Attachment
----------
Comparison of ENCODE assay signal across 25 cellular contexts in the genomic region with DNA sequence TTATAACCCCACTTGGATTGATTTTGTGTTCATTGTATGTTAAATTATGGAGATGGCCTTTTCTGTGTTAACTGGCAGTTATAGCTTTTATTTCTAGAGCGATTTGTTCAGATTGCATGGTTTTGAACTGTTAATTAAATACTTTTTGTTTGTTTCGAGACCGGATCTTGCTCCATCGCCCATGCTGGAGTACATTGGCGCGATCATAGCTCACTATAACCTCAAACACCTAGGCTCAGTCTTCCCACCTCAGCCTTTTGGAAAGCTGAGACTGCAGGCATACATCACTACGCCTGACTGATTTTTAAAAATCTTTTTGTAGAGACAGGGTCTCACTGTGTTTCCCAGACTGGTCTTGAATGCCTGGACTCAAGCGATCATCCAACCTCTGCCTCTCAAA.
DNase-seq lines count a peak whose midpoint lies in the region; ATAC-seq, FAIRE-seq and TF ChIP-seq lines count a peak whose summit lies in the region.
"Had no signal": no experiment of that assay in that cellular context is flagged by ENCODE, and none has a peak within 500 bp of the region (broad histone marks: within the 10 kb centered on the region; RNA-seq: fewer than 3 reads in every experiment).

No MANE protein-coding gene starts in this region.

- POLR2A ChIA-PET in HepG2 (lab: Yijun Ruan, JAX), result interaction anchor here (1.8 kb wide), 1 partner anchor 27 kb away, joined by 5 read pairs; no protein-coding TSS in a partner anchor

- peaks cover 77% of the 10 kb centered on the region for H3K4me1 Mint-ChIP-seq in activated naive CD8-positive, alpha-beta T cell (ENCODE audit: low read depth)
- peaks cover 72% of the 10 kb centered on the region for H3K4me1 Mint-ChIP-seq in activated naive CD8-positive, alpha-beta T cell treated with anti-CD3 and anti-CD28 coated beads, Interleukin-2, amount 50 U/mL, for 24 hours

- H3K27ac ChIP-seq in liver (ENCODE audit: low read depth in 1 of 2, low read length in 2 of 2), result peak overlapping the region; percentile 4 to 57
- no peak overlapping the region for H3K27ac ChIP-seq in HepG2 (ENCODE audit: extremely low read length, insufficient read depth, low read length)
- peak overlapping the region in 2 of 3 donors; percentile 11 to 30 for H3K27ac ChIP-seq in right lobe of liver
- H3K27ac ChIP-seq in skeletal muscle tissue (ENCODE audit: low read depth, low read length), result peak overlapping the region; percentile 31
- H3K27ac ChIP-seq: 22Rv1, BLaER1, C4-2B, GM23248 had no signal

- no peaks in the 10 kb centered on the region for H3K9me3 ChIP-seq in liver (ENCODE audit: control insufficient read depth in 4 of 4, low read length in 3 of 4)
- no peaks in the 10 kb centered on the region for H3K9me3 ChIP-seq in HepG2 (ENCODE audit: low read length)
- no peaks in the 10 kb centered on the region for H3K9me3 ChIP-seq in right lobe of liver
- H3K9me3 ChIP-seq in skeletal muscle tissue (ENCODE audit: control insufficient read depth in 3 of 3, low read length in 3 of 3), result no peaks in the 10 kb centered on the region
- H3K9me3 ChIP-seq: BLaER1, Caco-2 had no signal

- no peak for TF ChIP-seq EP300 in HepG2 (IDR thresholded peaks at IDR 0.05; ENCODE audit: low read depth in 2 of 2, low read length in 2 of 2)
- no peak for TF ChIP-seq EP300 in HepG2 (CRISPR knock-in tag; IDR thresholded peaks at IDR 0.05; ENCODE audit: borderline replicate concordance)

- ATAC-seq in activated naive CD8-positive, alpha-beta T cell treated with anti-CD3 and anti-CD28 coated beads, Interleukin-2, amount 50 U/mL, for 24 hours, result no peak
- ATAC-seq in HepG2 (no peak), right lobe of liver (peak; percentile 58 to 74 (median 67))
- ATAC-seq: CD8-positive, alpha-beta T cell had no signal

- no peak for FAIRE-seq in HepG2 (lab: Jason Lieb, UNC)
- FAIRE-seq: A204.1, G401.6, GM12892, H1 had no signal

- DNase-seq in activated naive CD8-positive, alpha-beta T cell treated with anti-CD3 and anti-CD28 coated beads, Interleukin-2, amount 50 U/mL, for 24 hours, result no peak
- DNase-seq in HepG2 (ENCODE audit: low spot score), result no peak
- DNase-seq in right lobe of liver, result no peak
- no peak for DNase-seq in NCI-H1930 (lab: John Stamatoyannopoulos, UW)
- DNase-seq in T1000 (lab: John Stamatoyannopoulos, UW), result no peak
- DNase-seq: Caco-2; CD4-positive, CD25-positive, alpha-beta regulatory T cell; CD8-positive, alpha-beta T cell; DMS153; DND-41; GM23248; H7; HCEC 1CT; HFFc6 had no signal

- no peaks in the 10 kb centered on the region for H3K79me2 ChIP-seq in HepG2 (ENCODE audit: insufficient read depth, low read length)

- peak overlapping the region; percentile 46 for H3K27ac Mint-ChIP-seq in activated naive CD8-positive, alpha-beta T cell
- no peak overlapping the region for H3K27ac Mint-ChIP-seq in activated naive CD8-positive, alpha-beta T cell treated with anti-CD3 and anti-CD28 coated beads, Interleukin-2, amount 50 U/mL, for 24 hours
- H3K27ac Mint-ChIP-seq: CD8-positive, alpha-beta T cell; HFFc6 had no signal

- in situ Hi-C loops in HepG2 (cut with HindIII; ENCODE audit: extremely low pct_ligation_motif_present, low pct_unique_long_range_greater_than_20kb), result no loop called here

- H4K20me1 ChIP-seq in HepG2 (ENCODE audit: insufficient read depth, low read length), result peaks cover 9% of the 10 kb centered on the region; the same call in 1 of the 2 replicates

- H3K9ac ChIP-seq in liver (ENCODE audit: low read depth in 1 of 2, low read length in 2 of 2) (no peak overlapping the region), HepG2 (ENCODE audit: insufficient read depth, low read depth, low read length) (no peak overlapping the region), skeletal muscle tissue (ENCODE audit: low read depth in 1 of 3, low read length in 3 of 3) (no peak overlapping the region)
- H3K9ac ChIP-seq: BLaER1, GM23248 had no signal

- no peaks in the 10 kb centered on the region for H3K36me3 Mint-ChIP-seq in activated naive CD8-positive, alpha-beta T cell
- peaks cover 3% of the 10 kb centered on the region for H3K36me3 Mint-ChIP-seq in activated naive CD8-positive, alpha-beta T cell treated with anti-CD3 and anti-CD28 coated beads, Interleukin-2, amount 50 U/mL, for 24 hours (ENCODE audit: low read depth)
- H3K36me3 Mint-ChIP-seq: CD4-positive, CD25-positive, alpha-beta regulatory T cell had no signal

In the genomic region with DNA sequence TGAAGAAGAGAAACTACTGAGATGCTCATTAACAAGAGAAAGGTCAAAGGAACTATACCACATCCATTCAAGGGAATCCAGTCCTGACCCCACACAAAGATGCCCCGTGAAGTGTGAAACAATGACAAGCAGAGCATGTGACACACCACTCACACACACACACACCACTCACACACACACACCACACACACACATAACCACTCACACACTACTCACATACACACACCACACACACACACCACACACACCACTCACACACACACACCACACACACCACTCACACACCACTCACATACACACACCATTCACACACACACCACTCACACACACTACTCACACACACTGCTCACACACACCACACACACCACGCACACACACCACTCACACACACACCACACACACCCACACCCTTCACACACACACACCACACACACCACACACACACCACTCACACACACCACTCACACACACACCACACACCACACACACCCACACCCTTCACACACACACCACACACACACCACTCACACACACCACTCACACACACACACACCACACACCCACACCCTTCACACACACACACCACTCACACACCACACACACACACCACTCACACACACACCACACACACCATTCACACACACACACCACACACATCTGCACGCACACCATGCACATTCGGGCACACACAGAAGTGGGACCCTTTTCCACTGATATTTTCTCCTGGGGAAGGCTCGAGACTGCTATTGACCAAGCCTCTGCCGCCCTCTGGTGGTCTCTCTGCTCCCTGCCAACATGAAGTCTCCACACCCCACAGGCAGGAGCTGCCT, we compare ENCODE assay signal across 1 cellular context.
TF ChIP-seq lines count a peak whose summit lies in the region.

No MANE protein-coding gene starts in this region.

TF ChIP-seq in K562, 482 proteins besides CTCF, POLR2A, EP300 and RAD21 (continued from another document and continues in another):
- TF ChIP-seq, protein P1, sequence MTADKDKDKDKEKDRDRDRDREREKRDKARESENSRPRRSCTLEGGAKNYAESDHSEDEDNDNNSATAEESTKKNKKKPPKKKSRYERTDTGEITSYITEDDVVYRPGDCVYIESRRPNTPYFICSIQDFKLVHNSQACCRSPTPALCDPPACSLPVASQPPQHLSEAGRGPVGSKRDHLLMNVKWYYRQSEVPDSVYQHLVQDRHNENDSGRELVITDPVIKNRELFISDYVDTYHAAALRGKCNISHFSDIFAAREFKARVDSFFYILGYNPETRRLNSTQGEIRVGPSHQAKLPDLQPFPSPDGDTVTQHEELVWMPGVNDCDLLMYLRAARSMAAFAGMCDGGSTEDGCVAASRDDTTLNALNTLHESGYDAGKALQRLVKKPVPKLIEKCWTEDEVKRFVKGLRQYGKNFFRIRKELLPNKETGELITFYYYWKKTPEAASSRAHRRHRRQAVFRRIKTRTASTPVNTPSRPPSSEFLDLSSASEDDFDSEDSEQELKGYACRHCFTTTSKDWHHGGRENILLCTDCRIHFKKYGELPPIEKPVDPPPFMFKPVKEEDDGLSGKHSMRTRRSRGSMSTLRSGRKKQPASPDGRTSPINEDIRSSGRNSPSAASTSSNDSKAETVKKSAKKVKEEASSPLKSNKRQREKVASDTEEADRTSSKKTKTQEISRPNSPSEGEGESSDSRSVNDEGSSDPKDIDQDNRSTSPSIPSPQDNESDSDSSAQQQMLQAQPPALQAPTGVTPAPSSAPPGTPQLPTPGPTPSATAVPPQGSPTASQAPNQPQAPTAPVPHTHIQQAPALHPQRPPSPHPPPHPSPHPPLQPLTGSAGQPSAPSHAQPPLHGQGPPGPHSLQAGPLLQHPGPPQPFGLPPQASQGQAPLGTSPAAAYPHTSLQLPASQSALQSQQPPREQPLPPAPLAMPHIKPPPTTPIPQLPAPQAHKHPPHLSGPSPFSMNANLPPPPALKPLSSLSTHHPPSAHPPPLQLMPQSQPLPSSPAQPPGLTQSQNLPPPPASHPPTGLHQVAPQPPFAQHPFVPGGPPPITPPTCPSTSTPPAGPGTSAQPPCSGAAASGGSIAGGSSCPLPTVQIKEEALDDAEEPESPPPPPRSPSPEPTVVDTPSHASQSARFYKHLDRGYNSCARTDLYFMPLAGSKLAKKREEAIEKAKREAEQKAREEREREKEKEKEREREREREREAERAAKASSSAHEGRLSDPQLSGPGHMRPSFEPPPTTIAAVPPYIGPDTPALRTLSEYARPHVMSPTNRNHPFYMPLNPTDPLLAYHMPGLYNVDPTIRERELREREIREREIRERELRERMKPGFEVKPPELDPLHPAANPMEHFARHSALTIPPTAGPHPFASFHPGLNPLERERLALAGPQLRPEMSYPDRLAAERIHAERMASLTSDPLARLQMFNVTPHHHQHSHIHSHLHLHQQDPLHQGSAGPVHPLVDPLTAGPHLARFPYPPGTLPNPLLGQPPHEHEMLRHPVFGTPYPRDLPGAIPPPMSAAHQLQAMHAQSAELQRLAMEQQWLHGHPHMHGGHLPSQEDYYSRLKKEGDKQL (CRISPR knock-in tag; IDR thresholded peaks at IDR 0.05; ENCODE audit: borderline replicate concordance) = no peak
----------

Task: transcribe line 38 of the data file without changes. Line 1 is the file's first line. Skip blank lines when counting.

- H3K9ac ChIP-seq: BLaER1, GM23248 had no signal